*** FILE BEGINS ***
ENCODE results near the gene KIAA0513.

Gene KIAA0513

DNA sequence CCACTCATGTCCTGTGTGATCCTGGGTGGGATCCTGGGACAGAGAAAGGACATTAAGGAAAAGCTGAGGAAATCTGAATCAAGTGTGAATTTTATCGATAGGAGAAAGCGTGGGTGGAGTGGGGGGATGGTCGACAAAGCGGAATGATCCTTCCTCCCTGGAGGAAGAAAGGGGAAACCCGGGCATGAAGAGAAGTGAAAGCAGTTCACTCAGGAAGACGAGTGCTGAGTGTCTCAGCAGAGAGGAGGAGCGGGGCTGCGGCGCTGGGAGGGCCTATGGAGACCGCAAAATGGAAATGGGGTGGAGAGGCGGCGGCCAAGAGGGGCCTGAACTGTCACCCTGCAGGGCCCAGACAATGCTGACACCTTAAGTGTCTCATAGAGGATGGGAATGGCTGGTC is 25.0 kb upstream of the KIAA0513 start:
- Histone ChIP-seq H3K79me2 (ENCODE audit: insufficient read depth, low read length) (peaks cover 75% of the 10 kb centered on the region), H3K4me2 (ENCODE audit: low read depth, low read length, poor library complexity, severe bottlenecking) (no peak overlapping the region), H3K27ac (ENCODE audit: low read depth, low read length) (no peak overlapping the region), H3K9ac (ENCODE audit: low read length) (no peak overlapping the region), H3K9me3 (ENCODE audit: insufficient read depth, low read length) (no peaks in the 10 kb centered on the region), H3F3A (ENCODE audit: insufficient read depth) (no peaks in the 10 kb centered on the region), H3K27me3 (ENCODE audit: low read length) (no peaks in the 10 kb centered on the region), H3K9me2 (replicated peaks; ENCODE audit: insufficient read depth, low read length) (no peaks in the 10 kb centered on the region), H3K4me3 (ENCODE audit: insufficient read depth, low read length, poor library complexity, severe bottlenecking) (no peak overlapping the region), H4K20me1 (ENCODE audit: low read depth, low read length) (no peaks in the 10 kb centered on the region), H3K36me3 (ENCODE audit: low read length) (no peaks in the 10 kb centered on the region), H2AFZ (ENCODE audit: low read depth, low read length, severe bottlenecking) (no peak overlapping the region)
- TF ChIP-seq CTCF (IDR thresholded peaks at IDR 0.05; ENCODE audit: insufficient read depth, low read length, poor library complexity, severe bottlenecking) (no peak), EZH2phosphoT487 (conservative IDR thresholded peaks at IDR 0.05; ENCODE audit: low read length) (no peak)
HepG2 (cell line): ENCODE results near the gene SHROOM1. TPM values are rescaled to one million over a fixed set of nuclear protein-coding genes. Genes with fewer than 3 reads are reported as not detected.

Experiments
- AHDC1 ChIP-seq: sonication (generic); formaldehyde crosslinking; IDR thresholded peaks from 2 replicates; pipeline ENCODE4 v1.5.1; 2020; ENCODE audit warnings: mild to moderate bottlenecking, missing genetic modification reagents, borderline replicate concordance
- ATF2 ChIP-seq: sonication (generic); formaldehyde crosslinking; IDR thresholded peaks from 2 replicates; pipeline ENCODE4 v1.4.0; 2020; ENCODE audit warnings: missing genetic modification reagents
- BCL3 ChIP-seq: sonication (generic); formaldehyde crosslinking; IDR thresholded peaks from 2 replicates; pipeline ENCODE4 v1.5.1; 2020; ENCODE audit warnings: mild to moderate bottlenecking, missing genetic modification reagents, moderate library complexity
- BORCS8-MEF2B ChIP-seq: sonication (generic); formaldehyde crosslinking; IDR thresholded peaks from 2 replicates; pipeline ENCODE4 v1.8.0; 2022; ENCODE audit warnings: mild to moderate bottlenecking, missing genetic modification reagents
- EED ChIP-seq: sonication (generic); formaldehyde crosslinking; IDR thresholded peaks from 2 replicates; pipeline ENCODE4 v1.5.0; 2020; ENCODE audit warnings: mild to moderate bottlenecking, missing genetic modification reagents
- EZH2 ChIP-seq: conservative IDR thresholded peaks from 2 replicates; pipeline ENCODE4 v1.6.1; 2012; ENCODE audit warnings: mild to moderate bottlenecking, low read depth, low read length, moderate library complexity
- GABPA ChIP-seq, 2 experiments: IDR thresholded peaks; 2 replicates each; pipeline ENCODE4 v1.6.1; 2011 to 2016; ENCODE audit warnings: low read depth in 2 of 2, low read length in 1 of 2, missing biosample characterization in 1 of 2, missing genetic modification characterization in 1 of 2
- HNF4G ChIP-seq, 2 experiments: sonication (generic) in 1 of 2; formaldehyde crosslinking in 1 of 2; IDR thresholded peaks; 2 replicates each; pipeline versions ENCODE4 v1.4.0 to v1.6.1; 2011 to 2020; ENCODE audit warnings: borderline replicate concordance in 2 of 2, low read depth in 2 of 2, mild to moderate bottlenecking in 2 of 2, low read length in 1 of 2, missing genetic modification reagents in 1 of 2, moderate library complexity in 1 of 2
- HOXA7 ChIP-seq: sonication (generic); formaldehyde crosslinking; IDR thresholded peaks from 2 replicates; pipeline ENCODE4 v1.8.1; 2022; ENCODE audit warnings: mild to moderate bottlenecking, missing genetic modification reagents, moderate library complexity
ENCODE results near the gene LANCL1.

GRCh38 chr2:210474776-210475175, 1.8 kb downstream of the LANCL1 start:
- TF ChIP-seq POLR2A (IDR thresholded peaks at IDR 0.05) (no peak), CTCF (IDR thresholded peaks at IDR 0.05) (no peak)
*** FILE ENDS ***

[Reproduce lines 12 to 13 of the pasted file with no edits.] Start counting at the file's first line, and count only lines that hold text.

- EED ChIP-seq: sonication (generic); formaldehyde crosslinking; IDR thresholded peaks from 2 replicates; pipeline ENCODE4 v1.5.0; 2020; ENCODE audit warnings: mild to moderate bottlenecking, missing genetic modification reagents
- EZH2 ChIP-seq: conservative IDR thresholded peaks from 2 replicates; pipeline ENCODE4 v1.6.1; 2012; ENCODE audit warnings: mild to moderate bottlenecking, low read depth, low read length, moderate library complexity